Scherzer overpowers A's bats as Tigers take Game 1 of ALDS 

click to enlarge Brandon Moss and the rest of the A’s struggled to make contact Friday in Game 1 of the ALDS, as Tigers pitchers combined to strike out 16 Oakland batters. - EZRA SHAW/GETTY IMAGES
  • Ezra Shaw/Getty Images
  • Brandon Moss and the rest of the A’s struggled to make contact Friday in Game 1 of the ALDS, as Tigers pitchers combined to strike out 16 Oakland batters.

OAKLAND -- Max Scherzer threw out his best Justin Verlander impersonation at the Coliseum on Friday, fanning 11 A's batters in Game 1 of the American League Division Series.

Scherzer received the nod to start Game 1 over Verlander, who struck out 11 batters in Game 5 of last year's ALDS, and he responded, propelling the Detroit Tigers to a 3-2 win and a 1-0 series lead.

"Tip your hat to guys like that," third baseman Josh Donaldson said. "He doesn't win that many games for no reason, up for Cy Young for no reason -- the guy's really good."

The 21-game winner dazzled the A's in the first six innings, allowing only three base-runners before he surrendered a pair of runs in the seventh.

Scherzer struck out at least one batter in every inning, including the fourth when he fanned Donaldson, Brandon Moss and Yoenis Cespedes in order. Through five innings, Scherzer had allowed only two balls to leave the infield.

"He tries to pitch away from everybody's strength," center fielder Coco Crisp said. "I think he did a good job of locating that way."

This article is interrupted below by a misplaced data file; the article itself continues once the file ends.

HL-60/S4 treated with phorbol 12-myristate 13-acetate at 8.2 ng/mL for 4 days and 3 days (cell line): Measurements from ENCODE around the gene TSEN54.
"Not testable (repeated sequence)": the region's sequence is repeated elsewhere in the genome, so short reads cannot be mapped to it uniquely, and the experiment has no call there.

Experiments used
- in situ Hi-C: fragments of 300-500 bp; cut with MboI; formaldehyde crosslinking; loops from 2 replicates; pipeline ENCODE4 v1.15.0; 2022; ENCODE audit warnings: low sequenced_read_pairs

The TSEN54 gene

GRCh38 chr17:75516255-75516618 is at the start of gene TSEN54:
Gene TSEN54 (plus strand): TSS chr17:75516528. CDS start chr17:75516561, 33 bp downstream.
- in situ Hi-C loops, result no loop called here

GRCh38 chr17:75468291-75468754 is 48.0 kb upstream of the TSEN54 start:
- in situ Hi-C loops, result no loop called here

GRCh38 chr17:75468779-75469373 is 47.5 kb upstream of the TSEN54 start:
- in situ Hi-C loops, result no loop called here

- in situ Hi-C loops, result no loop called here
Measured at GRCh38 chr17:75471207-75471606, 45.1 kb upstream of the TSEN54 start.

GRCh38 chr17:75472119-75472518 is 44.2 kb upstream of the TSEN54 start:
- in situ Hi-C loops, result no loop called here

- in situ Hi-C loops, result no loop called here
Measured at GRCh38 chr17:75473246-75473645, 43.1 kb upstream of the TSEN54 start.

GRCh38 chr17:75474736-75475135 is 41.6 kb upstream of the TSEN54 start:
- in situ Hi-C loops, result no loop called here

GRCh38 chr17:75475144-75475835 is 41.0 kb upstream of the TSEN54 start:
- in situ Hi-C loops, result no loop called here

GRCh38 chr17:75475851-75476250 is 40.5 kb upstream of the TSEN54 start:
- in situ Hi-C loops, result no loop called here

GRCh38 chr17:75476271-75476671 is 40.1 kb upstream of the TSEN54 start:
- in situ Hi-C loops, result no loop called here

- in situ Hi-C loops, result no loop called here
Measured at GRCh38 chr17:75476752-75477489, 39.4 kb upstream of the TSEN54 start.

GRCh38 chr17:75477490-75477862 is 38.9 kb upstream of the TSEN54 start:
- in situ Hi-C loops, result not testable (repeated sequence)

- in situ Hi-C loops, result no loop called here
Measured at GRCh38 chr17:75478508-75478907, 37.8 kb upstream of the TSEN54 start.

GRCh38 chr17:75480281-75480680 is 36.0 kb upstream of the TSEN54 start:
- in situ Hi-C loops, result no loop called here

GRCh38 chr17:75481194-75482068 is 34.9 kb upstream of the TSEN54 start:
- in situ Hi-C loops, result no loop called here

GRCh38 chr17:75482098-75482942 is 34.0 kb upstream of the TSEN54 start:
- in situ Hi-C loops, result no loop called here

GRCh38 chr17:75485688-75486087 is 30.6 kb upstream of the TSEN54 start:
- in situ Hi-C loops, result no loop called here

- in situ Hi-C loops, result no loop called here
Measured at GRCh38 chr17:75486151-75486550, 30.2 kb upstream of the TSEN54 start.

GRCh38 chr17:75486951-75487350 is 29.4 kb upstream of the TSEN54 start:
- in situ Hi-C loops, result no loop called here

Donaldson called Scherzer's fastball "electric."

"I don't think he missed too many times up in the zone with it, unless he was trying to," Donaldson said. "His heater was 93 to 98 -- 99 a couple of times. And he was mixing that change-up in there."

The A's finally gave the 48,401 fans in attendance something to cheer about in the seventh when Cespedes crushed his first career postseason home run into the left field stands with Moss aboard, cutting the Tigers' lead to a 3-2 score. Cespedes, who went 2-for-4, also smacked a stand-up triple to left in the first.

Scherzer handed the game over to the bullpen after the seventh, allowing two earned runs on three hits and two walks.

Closer Joaquin Benoit struck out the side in the bottom of the ninth, giving Tigers pitchers, who set a major-league record for team strikeouts this season, 16 K's on the night.

Donaldson said the four-day layoff may have impacted the A's offense, which hit .294 while scoring 202 runs over the last 33 games of the season.

"I felt like we were a little rusty in some areas, especially myself, having a couple of days off," he said.

The Tigers jumped out to a 3-0 lead in the first, tagging A's starter Bartolo Colon for two doubles, two singles and a hit by pitch.

"It looked like balls were up," A's manager Bob Melvin said, referring to Colon's first-inning pitches. "Couple of balls not hit hard, a couple balls hit hard."

Reigning AL MVP Miguel Cabrera opened the scoring by driving in Austin Jackson, who doubled, with a single that bounced in between Colon's legs and through the middle for a hit.

Torii Hunter, who reached base on a hit by pitch, scored next on a double-play ball off the bat of Prince Fielder. The Tigers added another run after Victor Martinez roped a double to left and Alex Avila squeaked a single under the glove of typically sure-handed first baseman Daric Barton.

"He does usually get to balls," Melvin said. "He doesn't do that too often. He's a good defender."

Colon settled down after the first, pitching another five innings without surrendering a run.

"It took him an inning to get back in his rhythm," Melvin said.

The crowd, which was the largest at Coliseum since June 27, 2004, cheered the A's on throughout the night, often screaming: "Let's Go Oakland" at full volume.

"They did a good job of not letting those early runs take them out," said Crisp, who drew three walks. "They were behind us all the way and that's always a good feeling."

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Paul Gackle

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